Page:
SCs are attractive for high power applications because of their ability to rapidly store/release electrical energies.95–97 High-performance SCs should have large specific capacitances, high-power capabilities, and ultra-long cycle lives. Among the proposed applications of graphene-based materials, SCs, also known as electrochemical capacitors, have attracted much attention over the past decade. Compared with secondary batteries, graphene-based SCs are electrochemical energy storage devices that promise outstanding power density, charge/discharge rate, cycling stability, and operational safety.98 SCs are often utilized individually or in tandem with batteries for energy storage and supply. Based on their energy storage mechanisms, SCs are mainly classified into electrical double-layer capacitors (EDLCs) and pseudocapacitors.99,100 EDLCs store energy by electrostatic charge accumulation at electrode/electrolyte interfaces, while the pseudocapacitance is mainly attributed to the redox reactions at electrode surfaces (Fig. 4a).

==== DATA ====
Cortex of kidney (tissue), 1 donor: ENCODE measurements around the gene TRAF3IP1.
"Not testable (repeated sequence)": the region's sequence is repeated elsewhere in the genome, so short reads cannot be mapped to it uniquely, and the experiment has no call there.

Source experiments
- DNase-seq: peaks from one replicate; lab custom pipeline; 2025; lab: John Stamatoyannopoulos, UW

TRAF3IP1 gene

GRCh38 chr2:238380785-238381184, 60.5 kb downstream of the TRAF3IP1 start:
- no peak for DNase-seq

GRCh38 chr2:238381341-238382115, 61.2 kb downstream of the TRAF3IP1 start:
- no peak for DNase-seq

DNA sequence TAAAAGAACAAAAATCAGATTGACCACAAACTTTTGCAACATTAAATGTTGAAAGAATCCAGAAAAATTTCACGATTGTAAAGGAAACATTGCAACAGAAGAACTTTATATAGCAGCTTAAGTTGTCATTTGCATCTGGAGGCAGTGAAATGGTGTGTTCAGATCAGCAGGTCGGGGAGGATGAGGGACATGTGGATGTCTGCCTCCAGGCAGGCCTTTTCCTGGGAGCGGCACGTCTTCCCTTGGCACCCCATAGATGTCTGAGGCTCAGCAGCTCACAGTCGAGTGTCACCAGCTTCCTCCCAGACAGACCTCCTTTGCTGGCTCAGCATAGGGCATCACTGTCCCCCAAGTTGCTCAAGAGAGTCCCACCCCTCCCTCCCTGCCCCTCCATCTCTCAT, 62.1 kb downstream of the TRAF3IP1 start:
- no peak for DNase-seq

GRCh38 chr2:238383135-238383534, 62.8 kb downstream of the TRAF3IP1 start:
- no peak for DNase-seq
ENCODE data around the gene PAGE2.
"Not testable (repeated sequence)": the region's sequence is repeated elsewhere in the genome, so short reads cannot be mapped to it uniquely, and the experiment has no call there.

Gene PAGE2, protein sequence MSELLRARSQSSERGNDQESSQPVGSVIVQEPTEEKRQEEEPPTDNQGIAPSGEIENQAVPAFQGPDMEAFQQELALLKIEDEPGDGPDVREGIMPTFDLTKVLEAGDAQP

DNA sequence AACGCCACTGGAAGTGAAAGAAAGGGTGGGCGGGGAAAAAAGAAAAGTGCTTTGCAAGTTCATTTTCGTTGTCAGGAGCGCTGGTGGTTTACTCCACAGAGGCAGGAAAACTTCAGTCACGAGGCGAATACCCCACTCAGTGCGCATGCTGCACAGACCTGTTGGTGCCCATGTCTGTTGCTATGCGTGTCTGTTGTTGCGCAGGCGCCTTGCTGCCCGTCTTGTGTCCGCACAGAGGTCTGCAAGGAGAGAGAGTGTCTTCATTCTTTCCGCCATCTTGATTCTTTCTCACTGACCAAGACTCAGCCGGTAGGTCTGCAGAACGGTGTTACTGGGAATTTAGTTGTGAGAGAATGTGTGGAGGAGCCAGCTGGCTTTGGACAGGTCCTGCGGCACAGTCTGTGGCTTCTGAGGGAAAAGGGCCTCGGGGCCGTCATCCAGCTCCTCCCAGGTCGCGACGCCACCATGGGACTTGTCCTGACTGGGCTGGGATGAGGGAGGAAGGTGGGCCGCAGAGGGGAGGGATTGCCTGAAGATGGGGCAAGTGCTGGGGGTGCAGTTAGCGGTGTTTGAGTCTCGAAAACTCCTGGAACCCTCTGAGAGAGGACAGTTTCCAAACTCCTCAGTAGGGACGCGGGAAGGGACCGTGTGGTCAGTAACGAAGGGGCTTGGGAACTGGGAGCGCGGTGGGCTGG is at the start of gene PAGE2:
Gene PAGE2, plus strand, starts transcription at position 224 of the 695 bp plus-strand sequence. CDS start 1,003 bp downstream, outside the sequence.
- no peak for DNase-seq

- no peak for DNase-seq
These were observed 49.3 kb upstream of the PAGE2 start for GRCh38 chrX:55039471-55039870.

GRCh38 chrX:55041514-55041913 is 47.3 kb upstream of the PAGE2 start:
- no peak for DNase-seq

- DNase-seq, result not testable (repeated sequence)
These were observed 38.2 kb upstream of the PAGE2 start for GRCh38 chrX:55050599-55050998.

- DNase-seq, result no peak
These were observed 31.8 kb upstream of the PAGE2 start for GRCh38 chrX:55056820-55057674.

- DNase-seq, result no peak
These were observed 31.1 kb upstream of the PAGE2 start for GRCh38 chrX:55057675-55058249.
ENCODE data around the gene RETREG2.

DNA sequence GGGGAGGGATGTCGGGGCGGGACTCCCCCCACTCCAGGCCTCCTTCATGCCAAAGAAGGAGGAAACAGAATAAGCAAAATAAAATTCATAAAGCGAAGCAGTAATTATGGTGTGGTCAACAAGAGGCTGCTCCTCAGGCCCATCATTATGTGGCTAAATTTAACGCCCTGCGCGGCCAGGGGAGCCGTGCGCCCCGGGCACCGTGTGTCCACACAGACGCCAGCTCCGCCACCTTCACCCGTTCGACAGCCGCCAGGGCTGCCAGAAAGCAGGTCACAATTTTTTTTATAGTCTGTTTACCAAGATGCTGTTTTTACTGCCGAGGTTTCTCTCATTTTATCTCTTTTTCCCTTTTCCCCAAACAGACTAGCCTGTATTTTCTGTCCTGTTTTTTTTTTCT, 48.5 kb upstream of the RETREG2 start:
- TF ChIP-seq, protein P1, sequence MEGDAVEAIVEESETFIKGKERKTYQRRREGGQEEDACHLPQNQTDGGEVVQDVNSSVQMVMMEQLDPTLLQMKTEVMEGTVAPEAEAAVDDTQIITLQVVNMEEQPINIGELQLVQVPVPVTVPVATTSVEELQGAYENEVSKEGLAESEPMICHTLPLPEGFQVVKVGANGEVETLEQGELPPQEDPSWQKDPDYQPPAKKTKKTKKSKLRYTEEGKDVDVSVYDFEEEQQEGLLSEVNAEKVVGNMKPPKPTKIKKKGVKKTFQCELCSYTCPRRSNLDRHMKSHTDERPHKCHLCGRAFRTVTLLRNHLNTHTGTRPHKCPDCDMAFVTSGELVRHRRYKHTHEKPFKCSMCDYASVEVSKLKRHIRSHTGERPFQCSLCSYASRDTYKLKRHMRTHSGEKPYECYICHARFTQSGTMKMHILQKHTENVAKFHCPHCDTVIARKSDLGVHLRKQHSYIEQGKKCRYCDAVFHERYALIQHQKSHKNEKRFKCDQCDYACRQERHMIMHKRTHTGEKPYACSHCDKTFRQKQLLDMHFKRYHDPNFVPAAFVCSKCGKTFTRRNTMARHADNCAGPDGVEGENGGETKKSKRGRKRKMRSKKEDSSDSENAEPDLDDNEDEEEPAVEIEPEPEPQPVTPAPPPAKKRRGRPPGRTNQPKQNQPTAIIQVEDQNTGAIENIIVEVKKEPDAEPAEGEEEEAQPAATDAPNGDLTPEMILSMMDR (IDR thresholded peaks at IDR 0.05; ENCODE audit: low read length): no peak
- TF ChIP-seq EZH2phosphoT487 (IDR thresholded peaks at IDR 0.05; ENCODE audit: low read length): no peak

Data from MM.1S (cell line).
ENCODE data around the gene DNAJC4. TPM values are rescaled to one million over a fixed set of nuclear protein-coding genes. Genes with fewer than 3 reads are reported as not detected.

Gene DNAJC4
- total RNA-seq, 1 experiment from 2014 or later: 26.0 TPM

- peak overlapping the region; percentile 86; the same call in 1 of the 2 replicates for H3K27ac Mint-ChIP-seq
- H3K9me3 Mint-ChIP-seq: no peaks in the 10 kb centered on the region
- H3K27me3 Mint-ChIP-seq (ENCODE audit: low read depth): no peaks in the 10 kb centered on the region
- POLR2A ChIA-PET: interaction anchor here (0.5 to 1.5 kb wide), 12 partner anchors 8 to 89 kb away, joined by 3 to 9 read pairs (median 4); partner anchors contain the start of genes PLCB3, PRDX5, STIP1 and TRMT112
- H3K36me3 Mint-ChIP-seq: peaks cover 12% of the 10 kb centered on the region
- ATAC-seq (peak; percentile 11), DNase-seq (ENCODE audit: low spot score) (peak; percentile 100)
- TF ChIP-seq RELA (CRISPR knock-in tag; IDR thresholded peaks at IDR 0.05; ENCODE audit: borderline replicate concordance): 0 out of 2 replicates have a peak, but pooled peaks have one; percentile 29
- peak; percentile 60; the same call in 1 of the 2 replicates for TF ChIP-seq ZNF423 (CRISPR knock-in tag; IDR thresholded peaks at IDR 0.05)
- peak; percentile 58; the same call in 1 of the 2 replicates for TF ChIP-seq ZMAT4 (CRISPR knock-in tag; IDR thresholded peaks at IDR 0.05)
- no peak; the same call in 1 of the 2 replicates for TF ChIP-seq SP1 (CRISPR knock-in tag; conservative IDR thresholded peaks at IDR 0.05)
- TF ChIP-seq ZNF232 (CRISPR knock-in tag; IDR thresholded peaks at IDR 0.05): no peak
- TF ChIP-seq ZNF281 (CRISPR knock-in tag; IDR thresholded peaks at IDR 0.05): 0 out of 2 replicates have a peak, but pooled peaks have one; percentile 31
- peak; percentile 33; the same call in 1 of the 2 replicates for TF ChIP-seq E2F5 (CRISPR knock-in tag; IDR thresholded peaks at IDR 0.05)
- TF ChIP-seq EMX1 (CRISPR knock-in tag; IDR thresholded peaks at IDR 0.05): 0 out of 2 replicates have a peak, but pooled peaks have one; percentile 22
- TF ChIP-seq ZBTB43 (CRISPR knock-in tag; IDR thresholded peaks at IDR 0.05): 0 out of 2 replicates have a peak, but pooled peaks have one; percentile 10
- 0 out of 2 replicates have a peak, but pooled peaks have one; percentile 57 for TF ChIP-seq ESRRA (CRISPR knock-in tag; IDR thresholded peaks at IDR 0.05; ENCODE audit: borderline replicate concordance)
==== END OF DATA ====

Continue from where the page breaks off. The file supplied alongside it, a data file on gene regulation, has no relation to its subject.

The covalent attachment of redox-active molecules to graphene has been proven to be a viable means of increasing electron transfer rates and preventing the dissolution of redox-active materials, leading to a good cycle life.101 When redox-active molecules are covalently attached to graphene, they can represent reversible reactions; therefore, electrodes can have both pseudocapacitance and EDLC mechanisms simultaneously. Thus, the energy density of the electrode enhances and results in a stable behavior without any structural disturbance. Selected examples are summarized in Table 1. Reduced graphene oxide (RGO) was functionalized with phenylenediamine (RGO-PD),102 2-aminoanthraquinone (RGO-AAQ),103 and 2-aminopyrene-3,4,9,10-tetraone (RGO-PYT)104 through the nucleophilic ring-opening reaction of the epoxide group and applied for SCs. The resulting composite materials showed capacitance retention values of 92%, 100%, and 100%, respectively. The covalently bonded redox-active moieties contribute to pseudocapacitance. Graphene provides a large specific surface area for forming electrical double layers, works as a host material for redox-active molecules, and promotes charge transfer and electrolyte diffusion. The edges of graphene can be functionalized by a cyclization reaction at carboxylic groups.59,105 The prepared composite material shows a capacitance retention of 98% after 9000 cycles. The cyclization reaction does not destroy the in-plane sp2 framework of graphene, allowing better electrical conductivity. However, this functionalization method requires a phosphoric acid catalyst and multistep reactions. Thiourea functionalized GO (RGO-TU) was prepared through an amide bond.106 The specific capacitance of the material increases slightly in the initial cycles and then becomes stable with no obvious loss in specific capacitance after prolonged cycling. We assume that sulfur-containing thiourea is activated in the first few cycles and undergoes a redox reaction. In another report, adenine (AD) was functionalized on GO (GO-AD) through an amide bond.107 The GO-AD electrode exhibited an excellent cycling retention of 100% after 1000 cycles. However, the reaction was performed at room temperature; therefore, the functionalization might occur only at the epoxide groups instead of carboxyl groups. Another approach for graphene functionalization is diazonium chemistry. Anthraquinone (AQ) molecules were grafted on graphene through diazonium chemistry, forming a covalently linked graphene framework (G-AQ). Covalently linked AQ molecules worked as pillars to construct the graphene framework and prevented the restacking of graphene sheets during fabrication processes. The capacitance retention of G-AQ was 96% after 5000 cycles.108 Similarly, 2-amino-3-chloro-1,4-naphthoquinone (ACNQ) molecules were introduced onto graphene via diazonium chemistry (G-CNQ).109 The electrode exhibited a long cycling life, with nearly no loss after 10[thin space (1/6-em)]000 cycles. Diazonium chemistry is simple, fast, and efficient. The key species of the reaction is an aryl radical, which readily adds to carbon frameworks at the basal planes and edges, achieving sufficient introduction of functional groups. To summarize this section, the order of the desirable functionalization is diazonium chemistry > cyclization > amidation reaction > reaction through the epoxide group (Fig. 5), although the investigation may not be comprehensively performed.